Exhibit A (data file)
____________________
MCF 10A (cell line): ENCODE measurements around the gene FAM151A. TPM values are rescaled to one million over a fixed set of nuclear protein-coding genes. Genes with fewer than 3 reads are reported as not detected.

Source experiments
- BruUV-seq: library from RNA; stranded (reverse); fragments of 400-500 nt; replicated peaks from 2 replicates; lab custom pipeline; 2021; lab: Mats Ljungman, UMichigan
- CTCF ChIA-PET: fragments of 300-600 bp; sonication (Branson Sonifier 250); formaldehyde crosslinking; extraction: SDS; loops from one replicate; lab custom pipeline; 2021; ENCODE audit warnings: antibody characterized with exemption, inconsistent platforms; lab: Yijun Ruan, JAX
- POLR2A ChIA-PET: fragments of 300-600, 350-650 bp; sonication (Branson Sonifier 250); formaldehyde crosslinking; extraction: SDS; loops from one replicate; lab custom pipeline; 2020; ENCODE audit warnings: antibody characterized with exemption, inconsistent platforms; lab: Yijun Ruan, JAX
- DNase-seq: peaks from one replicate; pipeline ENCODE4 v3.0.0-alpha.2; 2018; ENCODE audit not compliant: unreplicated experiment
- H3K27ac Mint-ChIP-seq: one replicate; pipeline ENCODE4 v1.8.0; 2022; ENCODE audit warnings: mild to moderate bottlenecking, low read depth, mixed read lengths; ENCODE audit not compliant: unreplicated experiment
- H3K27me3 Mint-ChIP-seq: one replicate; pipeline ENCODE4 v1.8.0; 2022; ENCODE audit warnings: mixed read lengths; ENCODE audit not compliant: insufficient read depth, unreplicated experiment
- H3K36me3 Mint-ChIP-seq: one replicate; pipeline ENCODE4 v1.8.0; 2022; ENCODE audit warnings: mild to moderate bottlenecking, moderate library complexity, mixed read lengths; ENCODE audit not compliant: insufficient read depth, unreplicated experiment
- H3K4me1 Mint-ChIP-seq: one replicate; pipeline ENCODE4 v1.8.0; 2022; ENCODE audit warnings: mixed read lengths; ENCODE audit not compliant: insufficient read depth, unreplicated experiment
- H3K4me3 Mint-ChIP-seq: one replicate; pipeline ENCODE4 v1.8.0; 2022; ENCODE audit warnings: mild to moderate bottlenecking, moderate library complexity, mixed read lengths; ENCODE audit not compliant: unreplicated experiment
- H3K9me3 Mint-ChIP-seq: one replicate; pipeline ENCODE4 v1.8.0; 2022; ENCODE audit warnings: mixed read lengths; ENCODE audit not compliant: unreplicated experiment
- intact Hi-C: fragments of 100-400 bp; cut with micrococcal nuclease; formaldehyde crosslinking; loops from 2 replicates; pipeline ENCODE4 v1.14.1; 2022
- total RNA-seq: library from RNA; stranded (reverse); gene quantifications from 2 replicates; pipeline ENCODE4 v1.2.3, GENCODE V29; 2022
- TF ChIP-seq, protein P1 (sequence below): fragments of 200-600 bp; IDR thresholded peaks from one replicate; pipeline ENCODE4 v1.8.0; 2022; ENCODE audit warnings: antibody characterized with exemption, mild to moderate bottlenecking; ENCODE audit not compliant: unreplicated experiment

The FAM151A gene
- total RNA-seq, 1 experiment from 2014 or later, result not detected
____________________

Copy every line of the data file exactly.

MCF 10A (cell line): ENCODE measurements around the gene FAM151A. TPM values are rescaled to one million over a fixed set of nuclear protein-coding genes. Genes with fewer than 3 reads are reported as not detected.

Source experiments
- BruUV-seq: library from RNA; stranded (reverse); fragments of 400-500 nt; replicated peaks from 2 replicates; lab custom pipeline; 2021; lab: Mats Ljungman, UMichigan
- CTCF ChIA-PET: fragments of 300-600 bp; sonication (Branson Sonifier 250); formaldehyde crosslinking; extraction: SDS; loops from one replicate; lab custom pipeline; 2021; ENCODE audit warnings: antibody characterized with exemption, inconsistent platforms; lab: Yijun Ruan, JAX
- POLR2A ChIA-PET: fragments of 300-600, 350-650 bp; sonication (Branson Sonifier 250); formaldehyde crosslinking; extraction: SDS; loops from one replicate; lab custom pipeline; 2020; ENCODE audit warnings: antibody characterized with exemption, inconsistent platforms; lab: Yijun Ruan, JAX
- DNase-seq: peaks from one replicate; pipeline ENCODE4 v3.0.0-alpha.2; 2018; ENCODE audit not compliant: unreplicated experiment
- H3K27ac Mint-ChIP-seq: one replicate; pipeline ENCODE4 v1.8.0; 2022; ENCODE audit warnings: mild to moderate bottlenecking, low read depth, mixed read lengths; ENCODE audit not compliant: unreplicated experiment
- H3K27me3 Mint-ChIP-seq: one replicate; pipeline ENCODE4 v1.8.0; 2022; ENCODE audit warnings: mixed read lengths; ENCODE audit not compliant: insufficient read depth, unreplicated experiment
- H3K36me3 Mint-ChIP-seq: one replicate; pipeline ENCODE4 v1.8.0; 2022; ENCODE audit warnings: mild to moderate bottlenecking, moderate library complexity, mixed read lengths; ENCODE audit not compliant: insufficient read depth, unreplicated experiment
- H3K4me1 Mint-ChIP-seq: one replicate; pipeline ENCODE4 v1.8.0; 2022; ENCODE audit warnings: mixed read lengths; ENCODE audit not compliant: insufficient read depth, unreplicated experiment
- H3K4me3 Mint-ChIP-seq: one replicate; pipeline ENCODE4 v1.8.0; 2022; ENCODE audit warnings: mild to moderate bottlenecking, moderate library complexity, mixed read lengths; ENCODE audit not compliant: unreplicated experiment
- H3K9me3 Mint-ChIP-seq: one replicate; pipeline ENCODE4 v1.8.0; 2022; ENCODE audit warnings: mixed read lengths; ENCODE audit not compliant: unreplicated experiment
- intact Hi-C: fragments of 100-400 bp; cut with micrococcal nuclease; formaldehyde crosslinking; loops from 2 replicates; pipeline ENCODE4 v1.14.1; 2022
- total RNA-seq: library from RNA; stranded (reverse); gene quantifications from 2 replicates; pipeline ENCODE4 v1.2.3, GENCODE V29; 2022
- TF ChIP-seq, protein P1 (sequence below): fragments of 200-600 bp; IDR thresholded peaks from one replicate; pipeline ENCODE4 v1.8.0; 2022; ENCODE audit warnings: antibody characterized with exemption, mild to moderate bottlenecking; ENCODE audit not compliant: unreplicated experiment

The FAM151A gene
- total RNA-seq, 1 experiment from 2014 or later, result not detected